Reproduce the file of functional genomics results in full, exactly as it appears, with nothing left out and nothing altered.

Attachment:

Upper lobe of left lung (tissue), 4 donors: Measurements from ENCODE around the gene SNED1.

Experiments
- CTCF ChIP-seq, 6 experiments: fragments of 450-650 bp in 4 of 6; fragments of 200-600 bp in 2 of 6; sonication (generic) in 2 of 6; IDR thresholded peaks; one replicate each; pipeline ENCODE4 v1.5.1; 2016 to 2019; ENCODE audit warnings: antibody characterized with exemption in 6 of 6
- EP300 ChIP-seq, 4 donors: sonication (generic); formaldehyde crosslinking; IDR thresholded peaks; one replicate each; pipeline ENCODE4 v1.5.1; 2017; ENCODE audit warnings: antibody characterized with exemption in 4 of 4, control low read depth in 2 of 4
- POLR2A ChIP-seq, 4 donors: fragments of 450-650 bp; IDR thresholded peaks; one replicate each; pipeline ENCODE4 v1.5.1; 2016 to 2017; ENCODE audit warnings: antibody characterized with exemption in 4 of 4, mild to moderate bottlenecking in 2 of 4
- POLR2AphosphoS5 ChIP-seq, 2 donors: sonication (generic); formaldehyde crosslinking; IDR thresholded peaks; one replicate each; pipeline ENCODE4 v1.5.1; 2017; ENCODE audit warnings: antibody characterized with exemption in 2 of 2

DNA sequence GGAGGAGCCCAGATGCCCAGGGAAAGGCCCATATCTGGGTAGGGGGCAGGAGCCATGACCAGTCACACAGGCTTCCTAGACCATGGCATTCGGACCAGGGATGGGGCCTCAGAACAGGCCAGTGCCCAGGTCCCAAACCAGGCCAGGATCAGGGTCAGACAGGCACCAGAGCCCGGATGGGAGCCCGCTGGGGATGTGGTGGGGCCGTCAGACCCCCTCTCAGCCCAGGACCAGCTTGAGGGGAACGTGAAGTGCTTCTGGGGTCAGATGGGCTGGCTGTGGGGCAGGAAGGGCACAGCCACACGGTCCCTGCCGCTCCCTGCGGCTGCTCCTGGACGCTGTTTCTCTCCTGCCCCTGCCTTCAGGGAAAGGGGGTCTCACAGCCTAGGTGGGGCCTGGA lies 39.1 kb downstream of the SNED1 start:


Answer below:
Upper lobe of left lung (tissue), 4 donors: Measurements from ENCODE around the gene SNED1.

Experiments
- CTCF ChIP-seq, 6 experiments: fragments of 450-650 bp in 4 of 6; fragments of 200-600 bp in 2 of 6; sonication (generic) in 2 of 6; IDR thresholded peaks; one replicate each; pipeline ENCODE4 v1.5.1; 2016 to 2019; ENCODE audit warnings: antibody characterized with exemption in 6 of 6
- EP300 ChIP-seq, 4 donors: sonication (generic); formaldehyde crosslinking; IDR thresholded peaks; one replicate each; pipeline ENCODE4 v1.5.1; 2017; ENCODE audit warnings: antibody characterized with exemption in 4 of 4, control low read depth in 2 of 4
- POLR2A ChIP-seq, 4 donors: fragments of 450-650 bp; IDR thresholded peaks; one replicate each; pipeline ENCODE4 v1.5.1; 2016 to 2017; ENCODE audit warnings: antibody characterized with exemption in 4 of 4, mild to moderate bottlenecking in 2 of 4
- POLR2AphosphoS5 ChIP-seq, 2 donors: sonication (generic); formaldehyde crosslinking; IDR thresholded peaks; one replicate each; pipeline ENCODE4 v1.5.1; 2017; ENCODE audit warnings: antibody characterized with exemption in 2 of 2

DNA sequence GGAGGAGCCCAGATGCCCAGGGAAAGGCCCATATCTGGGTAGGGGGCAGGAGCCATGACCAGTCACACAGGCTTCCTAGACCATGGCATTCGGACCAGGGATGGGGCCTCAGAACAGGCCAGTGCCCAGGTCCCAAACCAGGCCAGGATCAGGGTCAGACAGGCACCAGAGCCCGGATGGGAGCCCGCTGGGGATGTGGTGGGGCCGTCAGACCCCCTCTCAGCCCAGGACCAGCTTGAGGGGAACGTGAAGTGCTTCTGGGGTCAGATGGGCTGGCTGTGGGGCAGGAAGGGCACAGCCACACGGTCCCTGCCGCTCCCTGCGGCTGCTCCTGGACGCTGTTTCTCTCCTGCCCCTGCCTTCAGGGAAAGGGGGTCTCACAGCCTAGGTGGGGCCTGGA lies 39.1 kb downstream of the SNED1 start: